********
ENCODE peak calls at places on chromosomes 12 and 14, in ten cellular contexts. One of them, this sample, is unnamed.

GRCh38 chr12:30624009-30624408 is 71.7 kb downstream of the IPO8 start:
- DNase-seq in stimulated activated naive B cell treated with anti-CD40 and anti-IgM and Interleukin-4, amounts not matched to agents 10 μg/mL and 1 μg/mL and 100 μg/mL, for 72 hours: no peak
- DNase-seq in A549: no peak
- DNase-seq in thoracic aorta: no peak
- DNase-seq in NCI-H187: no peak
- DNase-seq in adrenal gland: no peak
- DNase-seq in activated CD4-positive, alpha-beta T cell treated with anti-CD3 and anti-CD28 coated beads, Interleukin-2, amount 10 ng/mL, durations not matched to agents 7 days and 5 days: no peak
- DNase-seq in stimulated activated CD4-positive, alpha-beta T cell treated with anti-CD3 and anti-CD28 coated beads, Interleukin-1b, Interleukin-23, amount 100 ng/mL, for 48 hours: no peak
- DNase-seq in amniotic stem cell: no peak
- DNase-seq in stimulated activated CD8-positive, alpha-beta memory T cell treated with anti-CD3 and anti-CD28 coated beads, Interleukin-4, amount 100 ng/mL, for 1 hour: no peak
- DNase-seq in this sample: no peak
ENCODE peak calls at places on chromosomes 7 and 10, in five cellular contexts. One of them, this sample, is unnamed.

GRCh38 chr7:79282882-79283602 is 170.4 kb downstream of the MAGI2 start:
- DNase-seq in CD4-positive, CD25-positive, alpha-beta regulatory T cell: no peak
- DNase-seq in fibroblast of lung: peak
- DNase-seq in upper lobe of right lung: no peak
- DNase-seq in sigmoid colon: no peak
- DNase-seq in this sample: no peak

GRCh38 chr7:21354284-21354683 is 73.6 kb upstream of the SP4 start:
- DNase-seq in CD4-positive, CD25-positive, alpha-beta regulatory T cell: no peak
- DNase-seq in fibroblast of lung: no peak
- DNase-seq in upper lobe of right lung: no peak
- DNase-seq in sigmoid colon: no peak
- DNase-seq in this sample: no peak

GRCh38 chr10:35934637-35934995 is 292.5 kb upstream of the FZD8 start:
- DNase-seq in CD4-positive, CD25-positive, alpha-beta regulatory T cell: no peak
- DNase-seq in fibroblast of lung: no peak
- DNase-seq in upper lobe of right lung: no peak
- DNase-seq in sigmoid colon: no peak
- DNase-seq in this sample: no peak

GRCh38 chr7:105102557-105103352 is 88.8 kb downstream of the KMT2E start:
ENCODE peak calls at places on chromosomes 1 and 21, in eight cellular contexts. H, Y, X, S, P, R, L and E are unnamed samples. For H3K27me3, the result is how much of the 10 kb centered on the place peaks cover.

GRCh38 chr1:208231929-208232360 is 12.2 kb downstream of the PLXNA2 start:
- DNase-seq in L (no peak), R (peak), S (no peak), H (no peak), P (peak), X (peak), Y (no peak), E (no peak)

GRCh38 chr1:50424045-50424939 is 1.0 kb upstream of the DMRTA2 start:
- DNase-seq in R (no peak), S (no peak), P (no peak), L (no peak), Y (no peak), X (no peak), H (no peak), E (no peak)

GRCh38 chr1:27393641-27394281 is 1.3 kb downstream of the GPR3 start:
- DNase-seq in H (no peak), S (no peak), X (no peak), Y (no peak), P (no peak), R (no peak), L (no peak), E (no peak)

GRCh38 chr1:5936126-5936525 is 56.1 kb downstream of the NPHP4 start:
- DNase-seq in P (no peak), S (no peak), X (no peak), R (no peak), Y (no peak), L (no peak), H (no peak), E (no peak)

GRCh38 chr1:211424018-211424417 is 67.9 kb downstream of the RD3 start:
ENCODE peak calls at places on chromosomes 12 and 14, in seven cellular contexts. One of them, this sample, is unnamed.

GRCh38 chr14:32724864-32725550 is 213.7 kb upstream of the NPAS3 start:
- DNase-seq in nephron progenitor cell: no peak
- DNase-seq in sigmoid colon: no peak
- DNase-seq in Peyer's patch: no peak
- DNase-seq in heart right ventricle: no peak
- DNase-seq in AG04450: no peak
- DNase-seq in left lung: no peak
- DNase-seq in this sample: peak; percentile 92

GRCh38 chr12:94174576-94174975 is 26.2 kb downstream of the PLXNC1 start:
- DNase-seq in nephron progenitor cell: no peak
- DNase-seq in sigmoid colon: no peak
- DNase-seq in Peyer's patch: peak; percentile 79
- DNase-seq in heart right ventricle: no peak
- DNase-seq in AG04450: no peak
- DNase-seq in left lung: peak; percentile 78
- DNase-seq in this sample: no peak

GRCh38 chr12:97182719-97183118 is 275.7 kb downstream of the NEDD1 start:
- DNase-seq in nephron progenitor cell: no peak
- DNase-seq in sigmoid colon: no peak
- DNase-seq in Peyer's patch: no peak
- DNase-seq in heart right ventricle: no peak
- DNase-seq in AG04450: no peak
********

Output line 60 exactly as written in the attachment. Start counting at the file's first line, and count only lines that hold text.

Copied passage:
GRCh38 chr12:97182719-97183118 is 275.7 kb downstream of the NEDD1 start: